Healthy Eating: How to Build a Buddha Bowl


Buddha bowls (a.k.a. hippie bowls) — initially exclusive among the vegan and vegetarian community — have now gone mainstream because of their power to both nourish and satisfy, boosting health and aiding weight loss efforts. Plus, they're delicious. Though there are some variations on the formula (some allowing for non-vegan ingredients), many agree that each bowl should be "built" according to a winning superfood equation: whole grain + a nutrient rich green/veggies + lean protein + healthy fats = happiness in a bowl.

Two Buddha bowls: one with tofu broccoli and rice, another with chickpeas, avocado, quinoa, and sweet potato

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There are loads of Buddha bowl recipes online, but the greatest thing about these hearty meals is the ability to use the formula to create your own out of your favorite nutrient-dense foods. In fact, your kitchen may already have all the ingredients needed to create a winning combo!

Things You’ll Need

  • A bowl

  • A whole grain of your choice

  • A dark green vegetable

  • One or more additional vegetables (go for color!)

  • A lean protein

  • A healthy fat (can be in the form of nutritious dressings and toppers like seeds and nuts)

  • Flavor boosters like herbs, spices, natural sauces (optional)

  • A grateful heart (optional, but highly recommended)

Ingredients and empty bowl in preparation for making a Buddha bowl.

Step 1: Choose a Healthy Whole Grain

a set of five gluten free grains (sorghum, teff, amaranth,brown rice and quinoa) - top view of leaf shape bowl against grunge, painted wood

Whole grains provide a healthy source of nutrients like fiber, B vitamins, and minerals. The fiber, in particular, makes you feel fuller longer, so you're not reaching for that candy bar after a meal. Make sure you choose whole grains, not refined grains that have been processed to remove much of the fiber and increase the shelf life. Here are some suggestions:

  • Brown Rice
  • Barley
  • Farro
  • Millet
  • Wheat Berries
  • Amaranth
  • Quinoa (a "faux-grain" seed, but it counts!)

Step 2: Choose a Dark Green Vegetable

Spring vitamin set of various green leafy vegetables on rustic wooden table. Top view point.

I'm sure you know by now that dark green vegetables (especially leafy greens) are one of the world's premier superfoods. I mean, what can't they do? They help stave off heart disease, protect our cells from cancer, strengthen our bones, reduce inflammation, improve digestion, the list goes on. It's kind of a no-brainer that greens should take up some prime real estate in your Buddha bowl! For maximum nutrition, eat them steamed or raw. Some suggestions:

  • Kale
  • Collards
  • Beet greens
  • Turnip greens
  • Chard
  • Spinach
  • Arugula
  • Bok choy
  • Green beans
  • Broccoli

Step 3: Add Colorful Veggies

Fresh raw vegetable ingredients for healthy cooking or salad making with rustic wooden tray in center, top view, copy space. Diet or vegetarian food concept, horizontal composition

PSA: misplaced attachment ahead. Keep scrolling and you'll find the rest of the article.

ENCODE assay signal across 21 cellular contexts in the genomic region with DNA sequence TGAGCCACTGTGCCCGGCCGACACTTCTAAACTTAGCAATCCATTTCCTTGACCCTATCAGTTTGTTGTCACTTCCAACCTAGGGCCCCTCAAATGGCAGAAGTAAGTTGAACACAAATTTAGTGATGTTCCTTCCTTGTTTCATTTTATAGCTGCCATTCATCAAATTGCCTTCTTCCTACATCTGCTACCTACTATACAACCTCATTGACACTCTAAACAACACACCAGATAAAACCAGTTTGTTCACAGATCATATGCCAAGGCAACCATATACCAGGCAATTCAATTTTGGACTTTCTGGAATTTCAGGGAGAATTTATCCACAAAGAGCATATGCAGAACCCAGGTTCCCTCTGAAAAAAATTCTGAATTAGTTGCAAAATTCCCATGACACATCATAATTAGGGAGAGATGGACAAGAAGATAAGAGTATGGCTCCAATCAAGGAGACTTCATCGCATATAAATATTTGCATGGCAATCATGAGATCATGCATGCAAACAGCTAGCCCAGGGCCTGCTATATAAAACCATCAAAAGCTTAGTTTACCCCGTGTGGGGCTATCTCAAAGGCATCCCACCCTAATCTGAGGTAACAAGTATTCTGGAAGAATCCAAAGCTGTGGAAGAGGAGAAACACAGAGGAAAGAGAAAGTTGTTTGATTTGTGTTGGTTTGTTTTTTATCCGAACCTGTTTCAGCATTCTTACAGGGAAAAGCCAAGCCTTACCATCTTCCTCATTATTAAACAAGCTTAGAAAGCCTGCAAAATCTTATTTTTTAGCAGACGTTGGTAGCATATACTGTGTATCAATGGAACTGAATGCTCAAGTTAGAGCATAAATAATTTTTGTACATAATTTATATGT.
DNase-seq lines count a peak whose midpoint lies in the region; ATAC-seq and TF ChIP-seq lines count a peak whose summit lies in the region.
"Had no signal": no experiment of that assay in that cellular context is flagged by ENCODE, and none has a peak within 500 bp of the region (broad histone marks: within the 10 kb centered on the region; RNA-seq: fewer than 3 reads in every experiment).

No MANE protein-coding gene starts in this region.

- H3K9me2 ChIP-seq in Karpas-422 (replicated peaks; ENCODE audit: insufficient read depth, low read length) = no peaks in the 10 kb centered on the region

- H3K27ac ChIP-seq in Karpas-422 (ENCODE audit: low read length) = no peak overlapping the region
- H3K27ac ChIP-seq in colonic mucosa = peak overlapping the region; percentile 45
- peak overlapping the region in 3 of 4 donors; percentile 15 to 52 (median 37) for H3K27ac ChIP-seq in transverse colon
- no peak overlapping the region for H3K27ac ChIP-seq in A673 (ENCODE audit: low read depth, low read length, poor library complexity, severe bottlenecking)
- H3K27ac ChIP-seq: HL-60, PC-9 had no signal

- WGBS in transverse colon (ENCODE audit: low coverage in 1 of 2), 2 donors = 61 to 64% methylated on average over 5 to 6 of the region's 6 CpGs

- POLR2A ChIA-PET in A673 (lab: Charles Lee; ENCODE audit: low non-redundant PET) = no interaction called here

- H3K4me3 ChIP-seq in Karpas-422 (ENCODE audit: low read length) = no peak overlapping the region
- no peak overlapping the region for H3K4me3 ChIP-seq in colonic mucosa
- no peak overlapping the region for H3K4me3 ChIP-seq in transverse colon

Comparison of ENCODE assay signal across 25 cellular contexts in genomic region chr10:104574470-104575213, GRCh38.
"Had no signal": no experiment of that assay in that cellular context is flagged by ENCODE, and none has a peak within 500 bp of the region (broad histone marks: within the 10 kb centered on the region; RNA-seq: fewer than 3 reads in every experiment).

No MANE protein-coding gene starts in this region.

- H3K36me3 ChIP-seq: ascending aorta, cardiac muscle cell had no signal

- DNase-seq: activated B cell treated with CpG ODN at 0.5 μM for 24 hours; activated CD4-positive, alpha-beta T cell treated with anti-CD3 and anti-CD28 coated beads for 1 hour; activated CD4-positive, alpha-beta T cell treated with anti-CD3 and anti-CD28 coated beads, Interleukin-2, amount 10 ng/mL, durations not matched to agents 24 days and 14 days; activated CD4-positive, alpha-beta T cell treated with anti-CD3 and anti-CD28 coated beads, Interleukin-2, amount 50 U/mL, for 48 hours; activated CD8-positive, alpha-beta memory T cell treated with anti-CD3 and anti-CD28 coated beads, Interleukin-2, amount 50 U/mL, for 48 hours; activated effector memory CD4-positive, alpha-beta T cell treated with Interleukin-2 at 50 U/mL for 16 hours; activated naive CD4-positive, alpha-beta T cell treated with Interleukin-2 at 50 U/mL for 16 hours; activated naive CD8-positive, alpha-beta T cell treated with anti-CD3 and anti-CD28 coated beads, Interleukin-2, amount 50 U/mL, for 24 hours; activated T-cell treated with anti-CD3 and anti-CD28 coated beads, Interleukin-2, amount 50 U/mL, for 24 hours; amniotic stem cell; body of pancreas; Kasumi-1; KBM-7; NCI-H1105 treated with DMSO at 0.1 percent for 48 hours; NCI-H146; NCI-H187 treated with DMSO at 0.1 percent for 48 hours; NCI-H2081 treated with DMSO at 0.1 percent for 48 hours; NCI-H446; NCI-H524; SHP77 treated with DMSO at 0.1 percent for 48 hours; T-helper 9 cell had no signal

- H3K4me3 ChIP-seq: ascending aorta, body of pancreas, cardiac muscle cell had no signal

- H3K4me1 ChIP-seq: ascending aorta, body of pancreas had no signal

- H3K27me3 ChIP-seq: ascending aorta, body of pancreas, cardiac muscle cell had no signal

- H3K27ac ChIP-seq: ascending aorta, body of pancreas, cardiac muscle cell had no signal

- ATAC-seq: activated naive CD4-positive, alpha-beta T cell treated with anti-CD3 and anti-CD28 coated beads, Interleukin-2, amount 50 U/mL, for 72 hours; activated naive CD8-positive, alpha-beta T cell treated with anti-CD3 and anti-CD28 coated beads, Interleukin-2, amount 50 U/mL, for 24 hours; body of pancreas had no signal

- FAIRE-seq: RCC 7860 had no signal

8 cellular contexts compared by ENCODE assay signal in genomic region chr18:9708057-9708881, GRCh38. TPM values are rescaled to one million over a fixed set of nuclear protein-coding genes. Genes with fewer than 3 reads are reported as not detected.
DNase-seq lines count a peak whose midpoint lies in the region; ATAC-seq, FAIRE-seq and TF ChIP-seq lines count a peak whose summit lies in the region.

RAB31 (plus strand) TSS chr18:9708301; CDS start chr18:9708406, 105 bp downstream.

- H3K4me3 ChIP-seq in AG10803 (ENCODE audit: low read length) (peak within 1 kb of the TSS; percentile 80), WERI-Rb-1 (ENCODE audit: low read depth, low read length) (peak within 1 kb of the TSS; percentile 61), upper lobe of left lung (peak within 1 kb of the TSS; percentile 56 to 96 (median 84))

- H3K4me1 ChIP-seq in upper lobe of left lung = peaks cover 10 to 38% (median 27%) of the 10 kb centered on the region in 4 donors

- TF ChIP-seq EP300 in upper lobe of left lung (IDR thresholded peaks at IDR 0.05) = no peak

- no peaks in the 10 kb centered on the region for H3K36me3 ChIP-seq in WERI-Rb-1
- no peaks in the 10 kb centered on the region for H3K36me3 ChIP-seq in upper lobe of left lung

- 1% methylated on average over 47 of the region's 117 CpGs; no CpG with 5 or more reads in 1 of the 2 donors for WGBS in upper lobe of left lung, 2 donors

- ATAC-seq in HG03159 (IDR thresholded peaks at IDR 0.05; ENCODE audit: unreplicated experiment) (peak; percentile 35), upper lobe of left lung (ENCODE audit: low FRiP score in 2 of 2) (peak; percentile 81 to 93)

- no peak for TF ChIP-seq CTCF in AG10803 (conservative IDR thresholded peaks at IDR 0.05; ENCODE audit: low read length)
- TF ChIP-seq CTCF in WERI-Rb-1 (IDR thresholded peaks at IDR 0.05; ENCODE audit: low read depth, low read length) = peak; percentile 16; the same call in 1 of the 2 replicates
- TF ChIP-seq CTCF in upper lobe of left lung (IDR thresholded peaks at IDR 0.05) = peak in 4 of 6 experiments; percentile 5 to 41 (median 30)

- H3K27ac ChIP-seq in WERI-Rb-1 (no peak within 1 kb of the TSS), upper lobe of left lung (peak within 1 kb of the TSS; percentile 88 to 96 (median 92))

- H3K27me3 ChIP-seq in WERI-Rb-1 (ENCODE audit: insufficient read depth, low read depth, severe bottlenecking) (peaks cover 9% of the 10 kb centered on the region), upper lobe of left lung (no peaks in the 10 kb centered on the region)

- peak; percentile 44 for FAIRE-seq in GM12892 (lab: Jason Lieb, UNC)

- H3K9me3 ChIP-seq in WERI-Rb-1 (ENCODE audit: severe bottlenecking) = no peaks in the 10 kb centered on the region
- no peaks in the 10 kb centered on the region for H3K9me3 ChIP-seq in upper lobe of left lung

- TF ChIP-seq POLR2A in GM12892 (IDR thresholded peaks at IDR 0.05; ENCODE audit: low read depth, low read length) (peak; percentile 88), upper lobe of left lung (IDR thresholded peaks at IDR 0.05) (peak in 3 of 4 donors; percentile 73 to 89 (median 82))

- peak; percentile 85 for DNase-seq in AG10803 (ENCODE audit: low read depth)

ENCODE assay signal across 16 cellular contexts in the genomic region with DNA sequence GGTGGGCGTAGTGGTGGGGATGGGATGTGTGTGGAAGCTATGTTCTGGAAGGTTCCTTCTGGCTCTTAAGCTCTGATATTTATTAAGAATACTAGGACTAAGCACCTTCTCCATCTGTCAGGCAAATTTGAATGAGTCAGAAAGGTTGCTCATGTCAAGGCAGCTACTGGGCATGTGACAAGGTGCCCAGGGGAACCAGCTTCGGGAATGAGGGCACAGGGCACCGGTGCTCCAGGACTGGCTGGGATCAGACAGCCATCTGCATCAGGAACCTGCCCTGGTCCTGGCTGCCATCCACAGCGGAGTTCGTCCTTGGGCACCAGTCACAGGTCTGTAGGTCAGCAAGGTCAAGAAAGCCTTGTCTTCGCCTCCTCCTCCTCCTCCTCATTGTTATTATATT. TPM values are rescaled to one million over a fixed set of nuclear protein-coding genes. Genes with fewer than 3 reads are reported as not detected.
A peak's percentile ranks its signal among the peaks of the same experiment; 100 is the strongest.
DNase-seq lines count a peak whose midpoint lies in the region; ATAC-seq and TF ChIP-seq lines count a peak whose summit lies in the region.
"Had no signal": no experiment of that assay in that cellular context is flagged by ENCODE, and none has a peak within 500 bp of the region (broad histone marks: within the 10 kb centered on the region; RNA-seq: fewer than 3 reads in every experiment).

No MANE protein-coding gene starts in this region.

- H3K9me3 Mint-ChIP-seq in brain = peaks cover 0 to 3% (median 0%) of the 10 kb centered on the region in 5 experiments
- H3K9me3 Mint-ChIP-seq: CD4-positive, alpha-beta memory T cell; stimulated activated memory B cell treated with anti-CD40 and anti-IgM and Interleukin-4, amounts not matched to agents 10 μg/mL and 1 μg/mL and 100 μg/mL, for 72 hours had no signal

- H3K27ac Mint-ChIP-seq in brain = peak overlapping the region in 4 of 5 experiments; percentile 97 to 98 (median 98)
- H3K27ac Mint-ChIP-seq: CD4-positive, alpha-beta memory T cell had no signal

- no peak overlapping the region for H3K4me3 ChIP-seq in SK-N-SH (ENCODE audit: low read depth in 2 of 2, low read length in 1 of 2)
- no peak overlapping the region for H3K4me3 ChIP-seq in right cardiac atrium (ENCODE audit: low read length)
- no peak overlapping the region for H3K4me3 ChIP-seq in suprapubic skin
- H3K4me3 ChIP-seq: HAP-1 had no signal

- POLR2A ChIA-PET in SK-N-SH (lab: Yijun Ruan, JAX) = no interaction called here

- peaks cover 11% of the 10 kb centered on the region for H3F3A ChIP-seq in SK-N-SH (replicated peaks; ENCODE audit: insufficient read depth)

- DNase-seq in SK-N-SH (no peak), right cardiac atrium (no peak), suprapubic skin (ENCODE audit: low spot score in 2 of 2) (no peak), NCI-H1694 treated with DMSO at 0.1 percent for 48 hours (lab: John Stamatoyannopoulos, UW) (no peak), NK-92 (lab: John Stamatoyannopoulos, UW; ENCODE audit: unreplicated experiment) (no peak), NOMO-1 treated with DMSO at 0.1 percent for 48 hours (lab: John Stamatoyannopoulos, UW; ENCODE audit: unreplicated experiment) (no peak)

Technically, you've satisfied your Buddha bowl vegetable requirement with the greens, but when it comes to vegetables, the more colors, the more well-rounded your nutrient intake. Not to mention the prettier your bowl will be! Again, for maximum nutrition, we recommend steaming, baking, or lightly stir-frying in coconut oil.

  • Beets
  • Sweet Potato
  • Carrots
  • Squash
  • Red and Yellow Bell Peppers
  • Eggplant
  • Tomatoes

Step 4: Choose a Lean Protein

tofu and soybean

We learned it in elementary school — proteins are the building blocks for our muscles, bones, blood, skin…OK, well, our whole bodies. Just make sure to choose whole food protein with the least amount of processing. Since these were originally vegan dishes, meatless protein sources are the most popular:

  • Tofu
  • Tempeh
  • Chickpeas
  • Lentils
  • Soy beans
  • Black beans
  • Chicken breast (if not vegan/vegetarian)

Step 5: Choose Healthy Fats

avocado with tomato and cilantro ingredients chopped

First of all, it's important to familiarize yourself with difference between healthy and unhealthy fats, and the proper ratios between Omega-3 and Omega 6 fats your diet should include. Fat's gotten a bad rap for a long time, but the truth is, fats are essential for brain health, vitamin absorption, energy, managing inflammation, among other important functions. Don't skip it! Some popular choices:

  • Avocado & avocado-based dressing
  • Tahini
  • Pumpkin seeds
  • Sesame seeds
  • Chia seeds
  • Walnuts
  • Olive oil dressings

Build It!

You could search the web for recipes, but why not pick some of your favorite foods in each of these categories and throw them together for the fun of it? Here are two examples of bowls created at random, but that turned out super delicious.

Two Buddha bowls: one with tofu broccoli and rice, another with chickpeas, avocado, quinoa, and sweet potato

The bowl on the left includes brown rice, baked marinated tofu, steamed broccoli, and red peppers drizzled with sesame oil dressing and Sriracha sauce. The bowl on the right's got quinoa, roasted sweet potato, sautéed kale, roasted chickpeas, avocado, and pumpkin seeds drizzled with an olive oil vinaigrette. Your turn! Grab a bowl and get started.


Why are they called Buddha bowls? Because they're traditionally packed so full of clean-eating goodness, that the mound of food resembles Buddha's belly. You're also meant to eat them with a contemplative spirit of gratitude. Of course you have control over your own portioning (and spirit!), but since all ingredients pack a high nutritional punch, don't be scared to pile high if your own belly calls.

Two Buddha bowls: one with tofu broccoli and rice, another with chickpeas, avocado, quinoa, and sweet potato

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